With a powerful, soulful voice that invoked elements of Janis Joplin, Aretha Franklin and Barbra Streisand, Karen could scream and have an audience scream, hold those long, lilting notes and moisten their eyes. She "tears through a song like a tornado," wrote a critic in Record World.
She had been performing since the age of 14, and after years of flying at tree-top level doing one-nighters for short money with rock bands, lightning struck at age 27 and she was "Miss Hot Shot." Television appearances, a couple of world tours and a million complimentary words written about her put Karen in the fast, limousine lane.
It wasn't the timeworn story of a sudden climb to the rarefied atmosphere of sudden success where booze, drugs, emotional upheaval or immaturity combine to incinerate a star. The planets that aligned in perfect order for a moment in time to beam down light on Karen simply went away, and so did Miss Hot Shot.
She went back to the Philly and South Jersey lounges and catered affairs and worked hard to get it all back. She didn't really want the limos back. It was the people, the large numbers of them in one place, riveted to what she did best in the world, that she wanted back.
Andy Kahn, who got out of the business full time seven years ago to go into the family's paint and window treatment business, said, "Disco went through a media blitz - disco sucks, disco is dying. Within the year, 1979, the whole disco fad had worn off with the advent of what became punk rock, the new fad in music. Disco was supposedly not hip anymore."
After that, she was still a hot property, but the timing, or song or people, never quite worked. She tried different directions, but they led nowhere. In a business where the lights go out very soon after the song stops, Karen's time on the meter ran out. She was a dynamic piano player and, with her singing, created a large following for herself in the Greater Philadelphia area. She made a living.
But the taste for that vintage year of 1978 stayed on her tongue.
"She was always saying to me or Kurt, 'Can we do it again? Can't we get it back together again? Try one more time. What we had was magic, fantastic, how much fun we had. People responded. Can't we do it?' "
On Sept. 30, Kahn brought her in to perform at the Mandell Theater on the Drexel University campus. It was a benefit concert for Action AIDS. It was basically a jazz concert, but Karen and the song "Hot Shot" would forever be inseparable, and that is what she sang.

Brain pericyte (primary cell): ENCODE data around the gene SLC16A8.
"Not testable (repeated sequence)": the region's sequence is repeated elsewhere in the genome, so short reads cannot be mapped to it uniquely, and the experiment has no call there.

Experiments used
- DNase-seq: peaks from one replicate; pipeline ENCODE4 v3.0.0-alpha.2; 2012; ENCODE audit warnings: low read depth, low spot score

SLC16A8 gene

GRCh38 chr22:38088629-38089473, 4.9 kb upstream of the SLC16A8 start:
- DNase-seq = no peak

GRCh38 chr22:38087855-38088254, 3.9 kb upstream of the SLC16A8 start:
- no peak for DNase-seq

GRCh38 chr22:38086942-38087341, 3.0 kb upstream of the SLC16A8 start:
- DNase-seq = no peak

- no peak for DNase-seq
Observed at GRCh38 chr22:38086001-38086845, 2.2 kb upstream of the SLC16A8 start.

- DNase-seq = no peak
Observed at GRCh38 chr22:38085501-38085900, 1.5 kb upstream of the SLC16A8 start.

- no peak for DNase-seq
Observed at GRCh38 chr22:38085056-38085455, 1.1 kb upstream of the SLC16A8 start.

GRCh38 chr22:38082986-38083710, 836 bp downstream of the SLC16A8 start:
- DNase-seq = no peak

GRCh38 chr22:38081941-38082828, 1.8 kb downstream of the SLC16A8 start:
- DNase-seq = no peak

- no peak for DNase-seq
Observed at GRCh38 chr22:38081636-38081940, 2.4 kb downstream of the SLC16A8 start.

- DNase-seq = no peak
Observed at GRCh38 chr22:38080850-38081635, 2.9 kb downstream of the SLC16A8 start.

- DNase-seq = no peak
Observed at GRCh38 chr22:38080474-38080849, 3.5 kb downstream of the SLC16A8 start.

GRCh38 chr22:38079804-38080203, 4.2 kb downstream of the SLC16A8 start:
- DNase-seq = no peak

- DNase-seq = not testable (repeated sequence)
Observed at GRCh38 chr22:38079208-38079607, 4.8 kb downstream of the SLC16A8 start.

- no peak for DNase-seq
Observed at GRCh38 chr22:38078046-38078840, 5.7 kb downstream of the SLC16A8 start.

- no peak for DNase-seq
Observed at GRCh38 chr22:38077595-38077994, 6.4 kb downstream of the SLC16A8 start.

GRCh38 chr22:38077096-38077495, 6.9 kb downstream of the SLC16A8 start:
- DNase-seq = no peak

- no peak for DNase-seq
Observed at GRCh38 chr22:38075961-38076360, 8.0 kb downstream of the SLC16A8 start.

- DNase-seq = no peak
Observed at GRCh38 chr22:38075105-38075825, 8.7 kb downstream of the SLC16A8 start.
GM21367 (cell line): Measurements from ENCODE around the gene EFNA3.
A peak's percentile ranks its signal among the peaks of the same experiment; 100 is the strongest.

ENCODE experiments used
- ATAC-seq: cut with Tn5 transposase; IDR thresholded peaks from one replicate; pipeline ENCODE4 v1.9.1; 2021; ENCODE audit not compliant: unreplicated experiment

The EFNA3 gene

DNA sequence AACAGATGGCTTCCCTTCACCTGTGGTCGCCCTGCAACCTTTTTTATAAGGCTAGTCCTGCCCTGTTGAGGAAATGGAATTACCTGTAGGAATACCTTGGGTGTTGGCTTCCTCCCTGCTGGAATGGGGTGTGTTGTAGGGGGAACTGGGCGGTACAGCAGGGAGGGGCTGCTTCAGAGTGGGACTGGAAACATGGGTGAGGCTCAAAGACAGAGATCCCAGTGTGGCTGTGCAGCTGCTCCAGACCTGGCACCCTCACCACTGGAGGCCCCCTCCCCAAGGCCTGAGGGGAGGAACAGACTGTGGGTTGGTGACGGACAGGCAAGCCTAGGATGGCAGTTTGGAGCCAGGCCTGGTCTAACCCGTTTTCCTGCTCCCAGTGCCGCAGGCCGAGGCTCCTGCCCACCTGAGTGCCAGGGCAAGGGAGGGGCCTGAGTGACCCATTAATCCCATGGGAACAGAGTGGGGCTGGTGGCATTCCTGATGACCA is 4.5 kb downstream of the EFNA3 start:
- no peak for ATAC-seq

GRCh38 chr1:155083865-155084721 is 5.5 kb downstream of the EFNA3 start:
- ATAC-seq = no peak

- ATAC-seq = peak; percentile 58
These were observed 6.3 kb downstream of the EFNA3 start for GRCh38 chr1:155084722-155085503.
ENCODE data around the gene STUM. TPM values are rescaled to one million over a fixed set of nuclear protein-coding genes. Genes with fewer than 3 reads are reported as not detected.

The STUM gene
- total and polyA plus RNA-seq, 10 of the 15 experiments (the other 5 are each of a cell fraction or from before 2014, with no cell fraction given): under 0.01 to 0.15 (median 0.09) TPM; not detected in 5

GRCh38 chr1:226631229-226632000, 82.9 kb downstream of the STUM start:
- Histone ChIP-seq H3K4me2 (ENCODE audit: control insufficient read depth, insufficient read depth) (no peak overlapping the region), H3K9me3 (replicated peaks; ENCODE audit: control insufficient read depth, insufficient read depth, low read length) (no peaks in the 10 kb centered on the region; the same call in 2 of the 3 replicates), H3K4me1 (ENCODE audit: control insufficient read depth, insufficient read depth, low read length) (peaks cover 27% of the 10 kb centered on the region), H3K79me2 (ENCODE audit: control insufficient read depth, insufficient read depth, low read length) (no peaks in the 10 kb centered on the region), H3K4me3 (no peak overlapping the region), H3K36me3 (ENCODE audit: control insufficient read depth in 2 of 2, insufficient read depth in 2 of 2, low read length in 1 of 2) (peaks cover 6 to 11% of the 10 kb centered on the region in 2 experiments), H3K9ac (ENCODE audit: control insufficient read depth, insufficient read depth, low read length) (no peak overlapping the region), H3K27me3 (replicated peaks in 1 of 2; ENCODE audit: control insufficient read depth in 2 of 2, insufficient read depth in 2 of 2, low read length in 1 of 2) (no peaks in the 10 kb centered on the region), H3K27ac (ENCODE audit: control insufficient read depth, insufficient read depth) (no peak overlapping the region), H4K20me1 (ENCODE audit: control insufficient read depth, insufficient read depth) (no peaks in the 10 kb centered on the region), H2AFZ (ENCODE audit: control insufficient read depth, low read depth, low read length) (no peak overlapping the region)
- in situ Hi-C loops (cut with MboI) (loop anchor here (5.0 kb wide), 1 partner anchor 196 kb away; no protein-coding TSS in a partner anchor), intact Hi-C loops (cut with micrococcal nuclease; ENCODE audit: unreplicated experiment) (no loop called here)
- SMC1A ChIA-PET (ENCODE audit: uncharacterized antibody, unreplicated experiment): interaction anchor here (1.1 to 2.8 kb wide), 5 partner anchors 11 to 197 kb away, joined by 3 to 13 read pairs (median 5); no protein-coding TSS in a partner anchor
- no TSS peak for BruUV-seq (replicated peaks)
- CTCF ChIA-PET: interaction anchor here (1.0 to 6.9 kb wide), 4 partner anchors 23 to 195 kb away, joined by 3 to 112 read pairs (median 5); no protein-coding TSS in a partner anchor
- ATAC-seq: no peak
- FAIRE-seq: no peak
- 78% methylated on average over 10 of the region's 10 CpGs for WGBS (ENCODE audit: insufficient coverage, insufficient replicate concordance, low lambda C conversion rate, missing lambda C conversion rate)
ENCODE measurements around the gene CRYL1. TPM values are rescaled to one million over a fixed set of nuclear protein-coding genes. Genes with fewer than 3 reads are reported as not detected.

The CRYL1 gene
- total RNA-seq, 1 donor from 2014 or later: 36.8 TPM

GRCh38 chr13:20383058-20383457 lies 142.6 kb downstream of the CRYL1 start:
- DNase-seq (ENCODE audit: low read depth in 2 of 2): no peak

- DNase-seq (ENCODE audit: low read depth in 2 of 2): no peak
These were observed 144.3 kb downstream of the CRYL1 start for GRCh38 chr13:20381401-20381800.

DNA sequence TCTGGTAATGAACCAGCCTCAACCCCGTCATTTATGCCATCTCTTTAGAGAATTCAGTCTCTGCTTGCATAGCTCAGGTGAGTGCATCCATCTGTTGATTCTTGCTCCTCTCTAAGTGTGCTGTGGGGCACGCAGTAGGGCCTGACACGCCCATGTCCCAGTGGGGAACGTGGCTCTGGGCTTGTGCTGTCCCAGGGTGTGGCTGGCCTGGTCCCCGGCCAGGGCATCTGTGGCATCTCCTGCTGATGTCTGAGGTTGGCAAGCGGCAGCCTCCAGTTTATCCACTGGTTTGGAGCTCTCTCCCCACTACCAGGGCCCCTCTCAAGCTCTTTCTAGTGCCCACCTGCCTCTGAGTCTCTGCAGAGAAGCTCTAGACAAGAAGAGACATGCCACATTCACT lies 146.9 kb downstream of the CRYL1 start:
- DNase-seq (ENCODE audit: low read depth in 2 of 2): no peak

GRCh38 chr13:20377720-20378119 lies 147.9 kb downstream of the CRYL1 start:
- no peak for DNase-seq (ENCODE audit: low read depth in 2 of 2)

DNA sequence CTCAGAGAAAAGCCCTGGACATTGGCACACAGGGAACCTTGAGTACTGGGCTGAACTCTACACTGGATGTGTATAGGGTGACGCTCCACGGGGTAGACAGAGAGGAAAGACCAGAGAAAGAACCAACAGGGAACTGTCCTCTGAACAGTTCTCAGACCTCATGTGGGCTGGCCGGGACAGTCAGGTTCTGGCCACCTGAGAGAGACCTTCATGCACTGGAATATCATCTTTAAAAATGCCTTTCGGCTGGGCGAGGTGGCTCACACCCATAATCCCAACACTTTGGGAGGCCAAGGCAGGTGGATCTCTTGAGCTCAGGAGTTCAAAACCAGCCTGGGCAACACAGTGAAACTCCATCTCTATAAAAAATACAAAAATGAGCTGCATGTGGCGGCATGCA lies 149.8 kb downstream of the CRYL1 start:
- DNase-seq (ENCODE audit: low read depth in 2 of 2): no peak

"It brought the audience down. Five hundred people went bananas," said Kahn. "She looked great in that dress, better than I had seen her in a long time. I looked at a videotape this weekend. She was beaming and glowing. It was a tremendous high for her. We talked about doing something else this spring."
Bob Beato believed she could get it back. He was her agent at the time of her death and had known her since the 1970s.
"Every place she played she got rave reviews," said Beato, who runs B.B. Productions in Richboro, Bucks County. "She was willing to work. The problem is, the whole business is on the critical list right now. She said, 'Get me back up there.' We were trying."
He admired her as a pro and as a person. "She was a sweetheart," he said, ''very talented and very bright. Theatrical one hundred percent of the time." Some days she would call him 10 or 15 times. It wasn't just to build her confidence. He said she was "a go-getter" who would go to a lounge manager on her own and talk him into a booking. But she would call. They talked and she felt better. Beato said she always had a weight problem and it nagged at her sometimes. "She wanted to be a star," he said.
But if she had any of the former star or star-in-waiting ego, it didn't show.
"She was one of the sweetest, most caring people I've ever met," said Lloyd Z. Remick, an entertainment, sports and media attorney who represented her and had known her since she was 17. When he was in the hospital, she sent him a card every day. When a member of his family had problems, she called with concern.
"She just had time for everybody. She cared about her music and was interested in giving her music and talent to the world. She was just nice to everyone." He watched when her career suddenly receded from other continents to the cocktail lounges of Northeast Philadelphia.
"In her case, she was content to live in Philadelphia," said Remick. "It wasn't that she missed the limousine scene. That didn't bother her. What did bother her was she wasn't able to keep performing in front of crowds. That is what she lived for."
Renee Koch lived with Karen. They were close friends who met one day while Karen was walking her basset hound Miss Ellie. Karen loved dogs and was known to stop a recording session to hold and pet a dog if someone came into the studio with one. Renee said that when a domestic crisis hit and she had no place to live, Karen took her in.
"She was such a good person, she loved everybody," Koch said.
There were no hobbies, no men to speak of, no other interests but her friends and her music and the distant dream of getting back "up there."
Last Wednesday she had trouble breathing and reluctantly went to the hospital. The exact cause of her death still wasn't known, but Renee said a doctor called Karen's mother and said it might have been perforated ulcers that ruptured.
When she was on top, Karen told Inquirer feature writer Maralyn Lois Polak in a 1978 interview:
"I can sing. I know I can sing. And I can move to the music. But I've always wanted to dance. Not just rock dancing, or disco. I always wanted to glide. In my next life I will probably be a long graceful swan, but I won't have my canary-bird voice. Think about it: In this life, I was a canary, and in the next life, I'll be a swan."
Survivors include her mother, Irene Rabinowitz Young, and a brother, Paul Young. Graveside services were to be held at 11 a.m. today at Shalom Memorial Park, Byberry and Pine roads.